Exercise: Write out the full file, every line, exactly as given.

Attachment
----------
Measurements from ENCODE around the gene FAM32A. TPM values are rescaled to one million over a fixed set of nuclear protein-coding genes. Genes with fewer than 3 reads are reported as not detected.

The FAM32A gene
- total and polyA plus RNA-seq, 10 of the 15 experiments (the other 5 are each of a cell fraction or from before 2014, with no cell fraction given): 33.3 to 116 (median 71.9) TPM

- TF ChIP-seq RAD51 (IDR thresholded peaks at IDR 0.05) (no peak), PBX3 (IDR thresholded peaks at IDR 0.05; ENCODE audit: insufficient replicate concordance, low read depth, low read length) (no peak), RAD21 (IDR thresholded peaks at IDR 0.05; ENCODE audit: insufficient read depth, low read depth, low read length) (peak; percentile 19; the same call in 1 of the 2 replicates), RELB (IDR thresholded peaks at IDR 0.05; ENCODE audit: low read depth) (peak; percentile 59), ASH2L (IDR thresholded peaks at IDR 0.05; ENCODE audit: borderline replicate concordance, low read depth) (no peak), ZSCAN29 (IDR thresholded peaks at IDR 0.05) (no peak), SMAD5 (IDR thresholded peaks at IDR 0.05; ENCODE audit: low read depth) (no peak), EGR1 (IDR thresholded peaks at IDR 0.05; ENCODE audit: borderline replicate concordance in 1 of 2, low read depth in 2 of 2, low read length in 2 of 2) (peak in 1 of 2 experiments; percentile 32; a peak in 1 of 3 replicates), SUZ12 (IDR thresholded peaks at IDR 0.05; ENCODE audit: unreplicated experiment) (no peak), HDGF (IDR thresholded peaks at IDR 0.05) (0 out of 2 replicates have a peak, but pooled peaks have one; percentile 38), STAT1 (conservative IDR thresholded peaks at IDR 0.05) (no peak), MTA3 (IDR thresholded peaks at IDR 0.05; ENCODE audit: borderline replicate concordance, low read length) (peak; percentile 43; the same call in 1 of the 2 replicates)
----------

Measurements from ENCODE around the gene FAM32A. TPM values are rescaled to one million over a fixed set of nuclear protein-coding genes. Genes with fewer than 3 reads are reported as not detected.

The FAM32A gene
- total and polyA plus RNA-seq, 10 of the 15 experiments (the other 5 are each of a cell fraction or from before 2014, with no cell fraction given): 33.3 to 116 (median 71.9) TPM

- TF ChIP-seq RAD51 (IDR thresholded peaks at IDR 0.05) (no peak), PBX3 (IDR thresholded peaks at IDR 0.05; ENCODE audit: insufficient replicate concordance, low read depth, low read length) (no peak), RAD21 (IDR thresholded peaks at IDR 0.05; ENCODE audit: insufficient read depth, low read depth, low read length) (peak; percentile 19; the same call in 1 of the 2 replicates), RELB (IDR thresholded peaks at IDR 0.05; ENCODE audit: low read depth) (peak; percentile 59), ASH2L (IDR thresholded peaks at IDR 0.05; ENCODE audit: borderline replicate concordance, low read depth) (no peak), ZSCAN29 (IDR thresholded peaks at IDR 0.05) (no peak), SMAD5 (IDR thresholded peaks at IDR 0.05; ENCODE audit: low read depth) (no peak), EGR1 (IDR thresholded peaks at IDR 0.05; ENCODE audit: borderline replicate concordance in 1 of 2, low read depth in 2 of 2, low read length in 2 of 2) (peak in 1 of 2 experiments; percentile 32; a peak in 1 of 3 replicates), SUZ12 (IDR thresholded peaks at IDR 0.05; ENCODE audit: unreplicated experiment) (no peak), HDGF (IDR thresholded peaks at IDR 0.05) (0 out of 2 replicates have a peak, but pooled peaks have one; percentile 38), STAT1 (conservative IDR thresholded peaks at IDR 0.05) (no peak), MTA3 (IDR thresholded peaks at IDR 0.05; ENCODE audit: borderline replicate concordance, low read length) (peak; percentile 43; the same call in 1 of the 2 replicates)